Dependent Contractor Law in Western Canada
It is a common misconception that employees receive severance, whereas those who are characterized as contractors don’t.
Instead, the law is actually as follows: employees and “dependent contractors” are entitled to severance whereas “independent contractors” are not.
Further, if you are one of those people who believed the misconception, and did not immediately bring a claim, all may not be lost: workers have two years from the date of their termination to bring a lawsuit.
Employee Entitlement to severance
Employment agreements include an implied term requiring employers to give employees reasonable notice of termination. While employers can replace this implied term with an express provision reducing or even eliminating an employee’s entitlement to reasonable notice, such provision must satisfy certain requirements to be enforceable, including limiting language that’s clear and unambiguous.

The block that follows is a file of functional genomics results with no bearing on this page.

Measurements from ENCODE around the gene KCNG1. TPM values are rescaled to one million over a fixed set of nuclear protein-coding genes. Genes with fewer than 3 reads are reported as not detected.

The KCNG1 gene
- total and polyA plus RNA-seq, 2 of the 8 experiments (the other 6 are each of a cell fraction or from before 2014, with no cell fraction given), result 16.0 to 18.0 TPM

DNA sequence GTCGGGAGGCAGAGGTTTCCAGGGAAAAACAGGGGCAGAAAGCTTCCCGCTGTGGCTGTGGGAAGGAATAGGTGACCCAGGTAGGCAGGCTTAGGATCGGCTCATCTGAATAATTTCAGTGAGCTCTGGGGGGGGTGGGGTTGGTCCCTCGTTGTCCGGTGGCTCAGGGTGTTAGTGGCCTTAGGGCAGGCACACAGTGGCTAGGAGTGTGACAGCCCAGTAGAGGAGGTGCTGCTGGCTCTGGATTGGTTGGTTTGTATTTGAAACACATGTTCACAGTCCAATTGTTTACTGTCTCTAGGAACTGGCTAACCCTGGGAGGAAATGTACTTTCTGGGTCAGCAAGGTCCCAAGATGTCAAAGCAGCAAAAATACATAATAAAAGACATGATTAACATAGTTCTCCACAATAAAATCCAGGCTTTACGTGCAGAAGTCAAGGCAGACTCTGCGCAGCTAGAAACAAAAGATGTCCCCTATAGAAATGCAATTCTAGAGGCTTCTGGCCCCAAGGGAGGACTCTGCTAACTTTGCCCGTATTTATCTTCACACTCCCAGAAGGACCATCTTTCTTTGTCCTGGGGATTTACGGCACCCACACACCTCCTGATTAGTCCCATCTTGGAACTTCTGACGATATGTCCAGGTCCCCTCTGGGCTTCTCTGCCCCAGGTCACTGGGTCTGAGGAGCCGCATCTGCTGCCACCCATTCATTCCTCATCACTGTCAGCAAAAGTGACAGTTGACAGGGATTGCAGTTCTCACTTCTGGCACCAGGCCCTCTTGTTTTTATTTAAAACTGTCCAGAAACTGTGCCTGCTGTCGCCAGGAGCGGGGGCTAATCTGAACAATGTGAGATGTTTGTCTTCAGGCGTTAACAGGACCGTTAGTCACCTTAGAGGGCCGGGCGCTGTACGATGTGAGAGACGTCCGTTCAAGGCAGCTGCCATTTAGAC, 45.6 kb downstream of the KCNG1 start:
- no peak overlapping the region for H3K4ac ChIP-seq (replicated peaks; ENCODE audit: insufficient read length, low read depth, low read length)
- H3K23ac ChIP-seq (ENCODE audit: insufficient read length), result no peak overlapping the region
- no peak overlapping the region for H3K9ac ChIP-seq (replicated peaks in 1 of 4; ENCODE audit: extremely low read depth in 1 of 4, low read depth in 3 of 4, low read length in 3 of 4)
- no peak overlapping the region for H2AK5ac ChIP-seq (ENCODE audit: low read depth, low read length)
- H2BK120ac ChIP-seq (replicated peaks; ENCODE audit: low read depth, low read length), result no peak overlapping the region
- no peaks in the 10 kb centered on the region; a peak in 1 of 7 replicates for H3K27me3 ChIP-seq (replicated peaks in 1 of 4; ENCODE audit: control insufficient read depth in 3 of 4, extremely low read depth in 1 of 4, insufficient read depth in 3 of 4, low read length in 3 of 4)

Absent an enforceable and express provision, courts determine an employee’s reasonable notice period based on various factors such as age, length of service, and character of employment—with the rough high end being around 24 months for long service employees.
However, in practice, most employers, for business reasons, terminate employees effective immediately without providing them with notice at all. When this happens, the employer has breached the implied term of reasonable notice and is liable to the employee for the damage that results. This damage is typically everything the employee would have earned had reasonable notice been given. These damages are also called pay in lieu of reasonable notice or severance.
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Eric C. Lam is a partner working in the firm’s Edmonton office. Eric’s experience includes Employment Law matters, general Civil Litigation, Personal Injury, and Family Law matters. Additionally, Eric’s practice incorporates negotiation and alternative dispute resolution.